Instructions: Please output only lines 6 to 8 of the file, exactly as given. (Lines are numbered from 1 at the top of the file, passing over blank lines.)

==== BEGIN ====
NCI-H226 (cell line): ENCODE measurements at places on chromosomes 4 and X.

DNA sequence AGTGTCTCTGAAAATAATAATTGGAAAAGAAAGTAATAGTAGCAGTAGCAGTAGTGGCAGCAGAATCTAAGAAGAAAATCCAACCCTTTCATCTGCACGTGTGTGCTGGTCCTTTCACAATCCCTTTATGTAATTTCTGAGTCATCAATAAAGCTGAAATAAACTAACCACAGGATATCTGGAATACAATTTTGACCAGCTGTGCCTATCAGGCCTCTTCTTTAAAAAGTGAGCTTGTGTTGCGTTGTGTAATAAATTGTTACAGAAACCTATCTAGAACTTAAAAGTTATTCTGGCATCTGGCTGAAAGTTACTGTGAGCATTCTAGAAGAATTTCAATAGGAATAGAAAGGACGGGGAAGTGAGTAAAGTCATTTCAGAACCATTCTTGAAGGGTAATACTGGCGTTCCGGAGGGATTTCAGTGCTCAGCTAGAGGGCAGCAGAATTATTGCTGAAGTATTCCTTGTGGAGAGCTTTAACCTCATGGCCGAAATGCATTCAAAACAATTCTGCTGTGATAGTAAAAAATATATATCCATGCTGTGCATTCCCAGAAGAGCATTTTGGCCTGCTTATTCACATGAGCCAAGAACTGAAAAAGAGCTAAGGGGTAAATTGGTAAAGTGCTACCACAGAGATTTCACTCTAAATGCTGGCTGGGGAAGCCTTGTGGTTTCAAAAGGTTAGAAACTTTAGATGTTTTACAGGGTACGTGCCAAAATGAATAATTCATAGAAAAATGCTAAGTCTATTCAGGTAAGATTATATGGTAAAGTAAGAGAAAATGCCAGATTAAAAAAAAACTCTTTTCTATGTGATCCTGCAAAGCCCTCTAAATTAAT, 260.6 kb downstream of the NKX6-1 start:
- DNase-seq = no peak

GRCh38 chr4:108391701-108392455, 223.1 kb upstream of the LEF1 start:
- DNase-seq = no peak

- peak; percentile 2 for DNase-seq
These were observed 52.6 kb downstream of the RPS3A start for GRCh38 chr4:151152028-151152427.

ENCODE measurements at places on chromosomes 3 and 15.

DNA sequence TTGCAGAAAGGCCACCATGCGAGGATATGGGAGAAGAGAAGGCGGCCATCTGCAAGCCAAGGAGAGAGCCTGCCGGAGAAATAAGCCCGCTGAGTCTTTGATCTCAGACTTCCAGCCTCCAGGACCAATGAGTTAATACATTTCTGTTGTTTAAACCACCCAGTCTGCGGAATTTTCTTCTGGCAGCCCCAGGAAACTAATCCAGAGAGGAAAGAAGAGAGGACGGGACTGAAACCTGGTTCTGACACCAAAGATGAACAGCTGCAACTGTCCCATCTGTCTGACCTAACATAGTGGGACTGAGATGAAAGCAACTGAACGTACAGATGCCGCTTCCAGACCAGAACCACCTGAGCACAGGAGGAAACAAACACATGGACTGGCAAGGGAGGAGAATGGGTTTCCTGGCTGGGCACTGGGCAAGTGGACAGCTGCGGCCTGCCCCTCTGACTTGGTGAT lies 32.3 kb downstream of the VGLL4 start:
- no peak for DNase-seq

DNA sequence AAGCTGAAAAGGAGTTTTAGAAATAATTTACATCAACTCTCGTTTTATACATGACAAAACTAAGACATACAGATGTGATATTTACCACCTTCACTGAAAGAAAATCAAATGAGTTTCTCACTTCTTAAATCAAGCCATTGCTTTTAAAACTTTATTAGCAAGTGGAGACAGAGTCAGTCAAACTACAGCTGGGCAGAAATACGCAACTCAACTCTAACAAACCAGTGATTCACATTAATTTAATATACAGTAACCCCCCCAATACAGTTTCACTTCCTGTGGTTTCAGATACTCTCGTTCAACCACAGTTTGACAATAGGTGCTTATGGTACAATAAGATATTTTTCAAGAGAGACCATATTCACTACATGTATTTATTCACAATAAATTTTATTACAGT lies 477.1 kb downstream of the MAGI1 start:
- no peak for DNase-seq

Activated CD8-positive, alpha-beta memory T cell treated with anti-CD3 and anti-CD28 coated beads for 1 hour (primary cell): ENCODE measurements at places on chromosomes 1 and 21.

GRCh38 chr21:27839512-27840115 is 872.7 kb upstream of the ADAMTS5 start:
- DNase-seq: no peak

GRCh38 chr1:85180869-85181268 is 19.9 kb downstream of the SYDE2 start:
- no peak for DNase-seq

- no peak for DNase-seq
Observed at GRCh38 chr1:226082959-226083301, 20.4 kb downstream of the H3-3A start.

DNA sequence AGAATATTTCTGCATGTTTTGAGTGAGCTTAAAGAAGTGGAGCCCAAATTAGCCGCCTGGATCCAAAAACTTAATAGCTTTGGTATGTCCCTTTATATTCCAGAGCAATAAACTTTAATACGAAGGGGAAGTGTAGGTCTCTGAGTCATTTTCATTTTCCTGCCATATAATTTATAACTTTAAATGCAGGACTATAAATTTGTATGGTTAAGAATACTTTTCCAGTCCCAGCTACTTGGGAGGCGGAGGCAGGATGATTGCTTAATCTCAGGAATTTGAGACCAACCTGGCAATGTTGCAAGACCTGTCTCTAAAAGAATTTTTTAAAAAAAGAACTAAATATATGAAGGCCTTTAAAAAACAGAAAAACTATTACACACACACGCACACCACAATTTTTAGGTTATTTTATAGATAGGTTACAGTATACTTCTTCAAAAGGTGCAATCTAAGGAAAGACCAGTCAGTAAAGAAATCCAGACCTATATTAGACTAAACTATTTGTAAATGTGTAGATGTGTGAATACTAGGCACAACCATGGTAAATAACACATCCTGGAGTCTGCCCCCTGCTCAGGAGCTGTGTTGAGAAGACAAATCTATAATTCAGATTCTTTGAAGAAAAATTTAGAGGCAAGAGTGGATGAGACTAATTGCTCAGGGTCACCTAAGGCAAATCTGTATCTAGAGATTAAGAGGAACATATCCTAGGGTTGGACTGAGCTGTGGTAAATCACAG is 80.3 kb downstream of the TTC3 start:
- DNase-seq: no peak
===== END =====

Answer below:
- peak; percentile 2 for DNase-seq
These were observed 52.6 kb downstream of the RPS3A start for GRCh38 chr4:151152028-151152427.

ENCODE measurements at places on chromosomes 3 and 15.